Quick note: We somehow made it through the hurricane without losing power, but we have relatives up in NY and NJ who didn’t fare as well. Our thoughts are with everyone dealing with the after-effects of Sandy. Stay safe everyone!
It’s Tuesday the 30th… so it’s time to share this season’s (completely unofficial) Pinterest Challenge project (not sponsored by Pinterest or anyone else, just dreamed up by to make us stop pinning and start doing). Huzzah!
This time John and I tried our hand at making a large chunky-framed leaning mirror – except instead of it actually being a mirror we made it into a giant chalkboard (since chalkboard paint is probably the most Pinterest-tastic material out there, haha).
By designing it like a large leaning mirror, it can move from room to room, and it can be a place where we write sweet notes, make lists, and enjoy Clara-scribble (we secured it to the wall with leaning mirror hardware so it’s kid-safe – more on that method ).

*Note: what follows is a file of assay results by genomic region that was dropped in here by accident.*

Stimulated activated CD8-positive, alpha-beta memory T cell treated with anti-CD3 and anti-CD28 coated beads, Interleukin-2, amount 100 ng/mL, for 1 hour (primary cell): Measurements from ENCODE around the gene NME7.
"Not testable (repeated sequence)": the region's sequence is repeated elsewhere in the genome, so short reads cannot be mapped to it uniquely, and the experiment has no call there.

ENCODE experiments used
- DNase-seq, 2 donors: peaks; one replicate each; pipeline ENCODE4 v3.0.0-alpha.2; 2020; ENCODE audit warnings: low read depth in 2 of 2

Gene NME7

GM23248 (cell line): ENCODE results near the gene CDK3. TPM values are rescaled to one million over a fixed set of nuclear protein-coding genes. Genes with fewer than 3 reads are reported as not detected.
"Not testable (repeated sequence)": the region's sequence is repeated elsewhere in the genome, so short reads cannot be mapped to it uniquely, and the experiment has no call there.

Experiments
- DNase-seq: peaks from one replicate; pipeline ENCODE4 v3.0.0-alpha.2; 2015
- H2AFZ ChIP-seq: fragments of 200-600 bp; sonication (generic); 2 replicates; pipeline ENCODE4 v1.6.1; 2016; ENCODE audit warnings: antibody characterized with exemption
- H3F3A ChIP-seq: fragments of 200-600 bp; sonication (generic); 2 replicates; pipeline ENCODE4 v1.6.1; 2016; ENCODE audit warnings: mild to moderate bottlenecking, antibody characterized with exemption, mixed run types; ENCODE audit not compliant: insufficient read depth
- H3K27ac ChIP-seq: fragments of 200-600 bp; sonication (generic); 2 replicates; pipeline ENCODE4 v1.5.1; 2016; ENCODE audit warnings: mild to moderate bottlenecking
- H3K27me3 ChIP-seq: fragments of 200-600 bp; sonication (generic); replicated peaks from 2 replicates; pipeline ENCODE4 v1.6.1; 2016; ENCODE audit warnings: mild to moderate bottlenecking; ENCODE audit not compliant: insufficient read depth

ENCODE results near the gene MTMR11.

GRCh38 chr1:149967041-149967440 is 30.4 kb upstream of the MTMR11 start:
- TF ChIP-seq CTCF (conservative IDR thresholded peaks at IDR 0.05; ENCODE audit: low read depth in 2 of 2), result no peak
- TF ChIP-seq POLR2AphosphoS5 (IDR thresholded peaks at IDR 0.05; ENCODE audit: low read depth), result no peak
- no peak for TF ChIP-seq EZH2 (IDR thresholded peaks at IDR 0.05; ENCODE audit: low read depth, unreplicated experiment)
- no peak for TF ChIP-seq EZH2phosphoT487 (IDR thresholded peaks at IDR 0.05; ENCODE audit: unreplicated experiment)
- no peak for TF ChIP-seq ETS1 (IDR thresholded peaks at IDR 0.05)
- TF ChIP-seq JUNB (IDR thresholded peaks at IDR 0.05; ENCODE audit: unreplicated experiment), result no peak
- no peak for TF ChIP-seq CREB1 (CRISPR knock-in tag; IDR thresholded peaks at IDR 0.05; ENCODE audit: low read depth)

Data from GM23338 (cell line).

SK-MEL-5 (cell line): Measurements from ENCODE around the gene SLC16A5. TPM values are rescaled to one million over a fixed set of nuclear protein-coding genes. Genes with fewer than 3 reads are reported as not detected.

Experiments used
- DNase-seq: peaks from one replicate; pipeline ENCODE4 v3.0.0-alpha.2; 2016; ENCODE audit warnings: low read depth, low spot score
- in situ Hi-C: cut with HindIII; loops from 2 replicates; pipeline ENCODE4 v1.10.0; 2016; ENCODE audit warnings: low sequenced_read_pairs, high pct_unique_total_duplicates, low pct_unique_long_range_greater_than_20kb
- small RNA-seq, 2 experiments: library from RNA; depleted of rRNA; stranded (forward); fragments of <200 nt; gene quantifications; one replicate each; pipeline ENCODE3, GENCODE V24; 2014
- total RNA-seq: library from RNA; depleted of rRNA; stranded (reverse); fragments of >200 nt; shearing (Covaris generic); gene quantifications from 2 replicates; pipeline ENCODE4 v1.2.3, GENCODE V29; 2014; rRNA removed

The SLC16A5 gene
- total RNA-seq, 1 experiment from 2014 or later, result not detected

As per the challenge rules, I took inspiration (or Pintspiration, har-har) from the projects that I linked up to in last Tuesday’s post and did my own spin. Here’s a recap of them for ya:
- Top left: this from
- Top right: this found from
- Bottom right: thisfrom
And here’s how we tackled our own version. The cool thing is that we were able to use a big board of plywood that we already had leftover from building in the fridge back in November of last year (yes, it was just chilling in our basement since then). But before we got to the chalkboard paint application, we rolled on some magnetic paint (since we already had a quart of that from this project in our first house). Sorry this isn’t a full shot of the plywood board, but it’s 68″ tall and 21″ wide if that helps.
After a four coats of magnetic paint (we wanted it to be pretty strong) it was time to add the chalkboard paint. So we grabbed this can from Home Depot for ten bucks and we rolled on two coats of it. We only applied it to the front side of the board, but you can see from this pic that we actually had some fun with the back side too, but we’ll get to that in a second.
As for building this whole shebang, we set out to make it without the need of any fancy saws or tools. And because Home Depot is happy to cut plywood to size for you to make the board, and you can also get them to cut a few 1″ x 6″ boards to create the frame… this project calls for no cuts at home at all. Woot!